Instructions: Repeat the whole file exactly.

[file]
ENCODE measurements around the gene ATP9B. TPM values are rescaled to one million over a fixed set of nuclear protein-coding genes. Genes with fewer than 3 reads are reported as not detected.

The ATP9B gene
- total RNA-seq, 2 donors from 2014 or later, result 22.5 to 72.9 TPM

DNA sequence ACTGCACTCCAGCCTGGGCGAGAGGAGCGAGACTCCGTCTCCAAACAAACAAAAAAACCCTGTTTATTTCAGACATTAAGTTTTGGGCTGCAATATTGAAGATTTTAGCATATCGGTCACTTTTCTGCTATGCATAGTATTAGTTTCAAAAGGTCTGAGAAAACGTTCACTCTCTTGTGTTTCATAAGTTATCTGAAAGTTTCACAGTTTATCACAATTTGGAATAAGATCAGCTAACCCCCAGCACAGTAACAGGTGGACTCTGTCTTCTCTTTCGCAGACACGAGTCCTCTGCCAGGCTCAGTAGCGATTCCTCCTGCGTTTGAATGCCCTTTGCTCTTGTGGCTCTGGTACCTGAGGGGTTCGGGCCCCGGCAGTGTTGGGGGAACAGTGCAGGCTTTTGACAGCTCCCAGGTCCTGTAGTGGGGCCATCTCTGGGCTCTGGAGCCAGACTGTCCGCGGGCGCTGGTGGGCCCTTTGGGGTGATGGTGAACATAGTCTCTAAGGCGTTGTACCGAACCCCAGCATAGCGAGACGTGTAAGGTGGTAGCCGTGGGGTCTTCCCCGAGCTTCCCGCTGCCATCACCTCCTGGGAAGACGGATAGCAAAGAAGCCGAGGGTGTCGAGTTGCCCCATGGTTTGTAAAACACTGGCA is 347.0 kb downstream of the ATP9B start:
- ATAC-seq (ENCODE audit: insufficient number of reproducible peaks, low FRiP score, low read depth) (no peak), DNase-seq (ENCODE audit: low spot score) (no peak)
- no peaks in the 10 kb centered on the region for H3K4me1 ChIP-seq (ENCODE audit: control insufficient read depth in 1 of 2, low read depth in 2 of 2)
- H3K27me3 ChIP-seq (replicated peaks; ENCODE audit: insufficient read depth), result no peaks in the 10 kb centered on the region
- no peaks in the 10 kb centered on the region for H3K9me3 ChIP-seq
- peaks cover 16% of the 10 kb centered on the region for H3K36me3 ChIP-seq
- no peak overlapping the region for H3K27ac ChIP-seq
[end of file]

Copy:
ENCODE measurements around the gene ATP9B. TPM values are rescaled to one million over a fixed set of nuclear protein-coding genes. Genes with fewer than 3 reads are reported as not detected.

The ATP9B gene
- total RNA-seq, 2 donors from 2014 or later, result 22.5 to 72.9 TPM

DNA sequence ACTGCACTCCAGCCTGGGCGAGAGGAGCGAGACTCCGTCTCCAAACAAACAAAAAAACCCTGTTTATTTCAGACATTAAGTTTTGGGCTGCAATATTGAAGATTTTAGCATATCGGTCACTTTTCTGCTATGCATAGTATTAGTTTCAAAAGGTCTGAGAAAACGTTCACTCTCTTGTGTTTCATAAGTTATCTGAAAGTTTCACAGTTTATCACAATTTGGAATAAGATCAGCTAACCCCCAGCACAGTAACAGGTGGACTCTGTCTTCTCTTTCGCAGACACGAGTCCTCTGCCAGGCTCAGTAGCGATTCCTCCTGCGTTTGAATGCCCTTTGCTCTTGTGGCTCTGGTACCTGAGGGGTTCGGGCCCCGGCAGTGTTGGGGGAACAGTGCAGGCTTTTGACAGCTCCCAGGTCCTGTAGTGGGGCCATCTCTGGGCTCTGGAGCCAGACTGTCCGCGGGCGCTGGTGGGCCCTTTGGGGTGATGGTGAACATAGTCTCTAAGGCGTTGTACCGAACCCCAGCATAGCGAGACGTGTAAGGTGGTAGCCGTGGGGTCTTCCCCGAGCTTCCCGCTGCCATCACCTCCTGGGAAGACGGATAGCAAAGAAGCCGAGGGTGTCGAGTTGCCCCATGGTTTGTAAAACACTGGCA is 347.0 kb downstream of the ATP9B start:
- ATAC-seq (ENCODE audit: insufficient number of reproducible peaks, low FRiP score, low read depth) (no peak), DNase-seq (ENCODE audit: low spot score) (no peak)
- no peaks in the 10 kb centered on the region for H3K4me1 ChIP-seq (ENCODE audit: control insufficient read depth in 1 of 2, low read depth in 2 of 2)
- H3K27me3 ChIP-seq (replicated peaks; ENCODE audit: insufficient read depth), result no peaks in the 10 kb centered on the region
- no peaks in the 10 kb centered on the region for H3K9me3 ChIP-seq
- peaks cover 16% of the 10 kb centered on the region for H3K36me3 ChIP-seq
- no peak overlapping the region for H3K27ac ChIP-seq